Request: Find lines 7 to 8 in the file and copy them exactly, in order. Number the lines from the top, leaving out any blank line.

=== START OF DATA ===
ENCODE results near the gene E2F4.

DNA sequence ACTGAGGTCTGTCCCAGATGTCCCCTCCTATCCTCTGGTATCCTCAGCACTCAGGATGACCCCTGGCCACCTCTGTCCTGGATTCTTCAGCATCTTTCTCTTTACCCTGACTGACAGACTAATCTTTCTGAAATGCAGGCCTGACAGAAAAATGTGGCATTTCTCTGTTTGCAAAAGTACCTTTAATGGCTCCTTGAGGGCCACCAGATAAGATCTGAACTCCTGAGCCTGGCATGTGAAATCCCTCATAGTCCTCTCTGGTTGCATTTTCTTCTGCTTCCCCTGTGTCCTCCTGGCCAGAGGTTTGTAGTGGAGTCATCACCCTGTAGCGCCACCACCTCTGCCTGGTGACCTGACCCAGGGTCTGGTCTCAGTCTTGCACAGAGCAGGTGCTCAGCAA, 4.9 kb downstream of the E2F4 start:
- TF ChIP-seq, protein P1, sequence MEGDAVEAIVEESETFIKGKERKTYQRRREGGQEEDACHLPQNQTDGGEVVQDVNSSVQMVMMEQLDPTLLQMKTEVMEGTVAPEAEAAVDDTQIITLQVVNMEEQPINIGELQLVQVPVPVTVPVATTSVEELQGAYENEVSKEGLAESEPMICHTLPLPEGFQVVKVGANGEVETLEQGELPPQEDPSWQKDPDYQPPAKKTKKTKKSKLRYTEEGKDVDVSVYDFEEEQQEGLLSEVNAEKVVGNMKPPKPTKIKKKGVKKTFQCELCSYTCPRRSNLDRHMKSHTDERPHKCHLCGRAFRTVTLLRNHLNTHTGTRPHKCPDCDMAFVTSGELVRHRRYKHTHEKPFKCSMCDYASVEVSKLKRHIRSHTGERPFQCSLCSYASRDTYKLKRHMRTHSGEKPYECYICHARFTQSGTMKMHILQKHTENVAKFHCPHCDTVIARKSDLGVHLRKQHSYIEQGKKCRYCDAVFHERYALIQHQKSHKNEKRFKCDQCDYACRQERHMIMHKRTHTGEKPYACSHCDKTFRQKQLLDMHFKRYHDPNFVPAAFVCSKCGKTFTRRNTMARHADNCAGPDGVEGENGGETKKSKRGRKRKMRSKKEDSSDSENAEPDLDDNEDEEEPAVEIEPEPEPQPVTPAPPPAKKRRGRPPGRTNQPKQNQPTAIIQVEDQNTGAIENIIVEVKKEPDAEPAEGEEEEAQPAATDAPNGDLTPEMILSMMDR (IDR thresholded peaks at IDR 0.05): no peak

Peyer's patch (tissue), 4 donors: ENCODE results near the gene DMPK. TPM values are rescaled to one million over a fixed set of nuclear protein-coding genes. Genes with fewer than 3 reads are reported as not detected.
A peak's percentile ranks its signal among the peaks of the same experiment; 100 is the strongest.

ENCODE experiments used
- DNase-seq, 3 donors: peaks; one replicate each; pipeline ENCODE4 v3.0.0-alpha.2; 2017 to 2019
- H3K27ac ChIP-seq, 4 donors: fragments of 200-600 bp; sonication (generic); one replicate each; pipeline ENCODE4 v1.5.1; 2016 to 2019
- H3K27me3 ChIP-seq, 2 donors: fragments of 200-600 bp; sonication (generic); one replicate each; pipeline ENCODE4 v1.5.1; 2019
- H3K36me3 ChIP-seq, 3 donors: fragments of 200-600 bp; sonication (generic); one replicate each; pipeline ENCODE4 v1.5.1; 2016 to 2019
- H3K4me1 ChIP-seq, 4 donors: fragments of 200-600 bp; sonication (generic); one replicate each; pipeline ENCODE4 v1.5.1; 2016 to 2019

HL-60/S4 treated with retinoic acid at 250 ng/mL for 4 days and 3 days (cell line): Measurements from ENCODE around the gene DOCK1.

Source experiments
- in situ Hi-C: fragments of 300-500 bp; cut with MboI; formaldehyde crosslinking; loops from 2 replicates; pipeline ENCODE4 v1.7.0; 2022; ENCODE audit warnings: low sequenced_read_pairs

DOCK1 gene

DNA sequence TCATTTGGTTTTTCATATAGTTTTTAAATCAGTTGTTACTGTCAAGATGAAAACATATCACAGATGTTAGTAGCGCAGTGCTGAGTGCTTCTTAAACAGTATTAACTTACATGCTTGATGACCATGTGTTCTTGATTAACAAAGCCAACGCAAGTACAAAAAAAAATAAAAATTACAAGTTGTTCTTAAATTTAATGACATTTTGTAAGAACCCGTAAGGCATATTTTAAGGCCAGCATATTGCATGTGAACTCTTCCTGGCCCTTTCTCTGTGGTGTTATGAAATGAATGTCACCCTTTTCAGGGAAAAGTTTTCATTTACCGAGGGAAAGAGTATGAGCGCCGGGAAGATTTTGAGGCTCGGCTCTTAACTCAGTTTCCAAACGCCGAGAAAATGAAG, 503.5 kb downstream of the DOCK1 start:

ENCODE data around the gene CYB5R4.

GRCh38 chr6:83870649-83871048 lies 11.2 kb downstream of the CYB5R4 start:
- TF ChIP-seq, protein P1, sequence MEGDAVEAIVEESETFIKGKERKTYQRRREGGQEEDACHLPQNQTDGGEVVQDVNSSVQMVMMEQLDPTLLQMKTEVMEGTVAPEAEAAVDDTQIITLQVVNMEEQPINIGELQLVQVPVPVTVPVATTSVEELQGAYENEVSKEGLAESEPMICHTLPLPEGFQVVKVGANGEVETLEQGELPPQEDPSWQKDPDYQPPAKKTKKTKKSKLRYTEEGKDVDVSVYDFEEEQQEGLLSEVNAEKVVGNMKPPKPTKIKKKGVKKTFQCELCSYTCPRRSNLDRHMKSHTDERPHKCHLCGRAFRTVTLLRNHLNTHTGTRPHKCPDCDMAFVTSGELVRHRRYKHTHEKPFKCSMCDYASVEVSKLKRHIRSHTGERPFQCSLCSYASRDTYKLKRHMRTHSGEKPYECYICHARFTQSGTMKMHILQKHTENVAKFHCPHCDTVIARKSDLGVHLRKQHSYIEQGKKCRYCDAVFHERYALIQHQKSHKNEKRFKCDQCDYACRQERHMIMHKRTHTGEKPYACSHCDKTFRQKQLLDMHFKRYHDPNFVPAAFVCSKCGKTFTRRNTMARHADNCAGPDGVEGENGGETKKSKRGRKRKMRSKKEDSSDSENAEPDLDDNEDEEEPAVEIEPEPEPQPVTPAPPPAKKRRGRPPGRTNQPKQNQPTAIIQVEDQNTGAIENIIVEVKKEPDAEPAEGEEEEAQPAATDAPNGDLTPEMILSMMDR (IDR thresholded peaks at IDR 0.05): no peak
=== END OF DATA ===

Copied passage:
- DNase-seq, 3 donors: peaks; one replicate each; pipeline ENCODE4 v3.0.0-alpha.2; 2017 to 2019
- H3K27ac ChIP-seq, 4 donors: fragments of 200-600 bp; sonication (generic); one replicate each; pipeline ENCODE4 v1.5.1; 2016 to 2019